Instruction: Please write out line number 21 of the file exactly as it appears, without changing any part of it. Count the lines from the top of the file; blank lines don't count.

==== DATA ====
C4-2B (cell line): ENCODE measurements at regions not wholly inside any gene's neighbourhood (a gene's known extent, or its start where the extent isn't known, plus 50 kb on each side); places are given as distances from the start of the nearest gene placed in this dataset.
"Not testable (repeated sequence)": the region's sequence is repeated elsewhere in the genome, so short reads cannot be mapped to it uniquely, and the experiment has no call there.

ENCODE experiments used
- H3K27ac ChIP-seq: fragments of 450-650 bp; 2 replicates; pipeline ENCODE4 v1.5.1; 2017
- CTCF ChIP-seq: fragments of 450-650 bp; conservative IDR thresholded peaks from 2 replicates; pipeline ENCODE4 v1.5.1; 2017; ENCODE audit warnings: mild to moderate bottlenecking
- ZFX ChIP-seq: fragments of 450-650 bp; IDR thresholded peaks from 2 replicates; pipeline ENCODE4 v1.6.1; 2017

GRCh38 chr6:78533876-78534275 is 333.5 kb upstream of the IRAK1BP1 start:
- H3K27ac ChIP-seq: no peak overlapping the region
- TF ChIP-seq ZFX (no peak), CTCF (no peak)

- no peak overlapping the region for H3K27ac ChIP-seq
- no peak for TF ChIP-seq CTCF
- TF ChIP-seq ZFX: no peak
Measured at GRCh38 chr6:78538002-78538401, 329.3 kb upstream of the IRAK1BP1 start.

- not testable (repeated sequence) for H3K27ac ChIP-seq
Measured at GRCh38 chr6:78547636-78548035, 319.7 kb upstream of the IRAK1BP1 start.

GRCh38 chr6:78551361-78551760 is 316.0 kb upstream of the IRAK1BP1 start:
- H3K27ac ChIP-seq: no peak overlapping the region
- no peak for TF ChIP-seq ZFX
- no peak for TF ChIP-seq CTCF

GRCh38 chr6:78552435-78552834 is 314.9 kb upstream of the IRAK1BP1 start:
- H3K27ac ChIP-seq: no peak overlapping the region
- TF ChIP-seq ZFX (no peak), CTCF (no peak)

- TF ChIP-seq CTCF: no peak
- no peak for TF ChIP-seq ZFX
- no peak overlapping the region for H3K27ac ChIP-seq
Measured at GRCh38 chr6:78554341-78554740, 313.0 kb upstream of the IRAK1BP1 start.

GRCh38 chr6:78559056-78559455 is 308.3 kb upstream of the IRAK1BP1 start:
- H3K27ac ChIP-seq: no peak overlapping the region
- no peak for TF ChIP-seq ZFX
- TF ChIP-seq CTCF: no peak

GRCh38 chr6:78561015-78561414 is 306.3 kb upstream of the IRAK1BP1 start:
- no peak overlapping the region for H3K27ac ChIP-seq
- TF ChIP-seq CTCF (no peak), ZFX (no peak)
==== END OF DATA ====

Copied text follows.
- H3K27ac ChIP-seq: no peak overlapping the region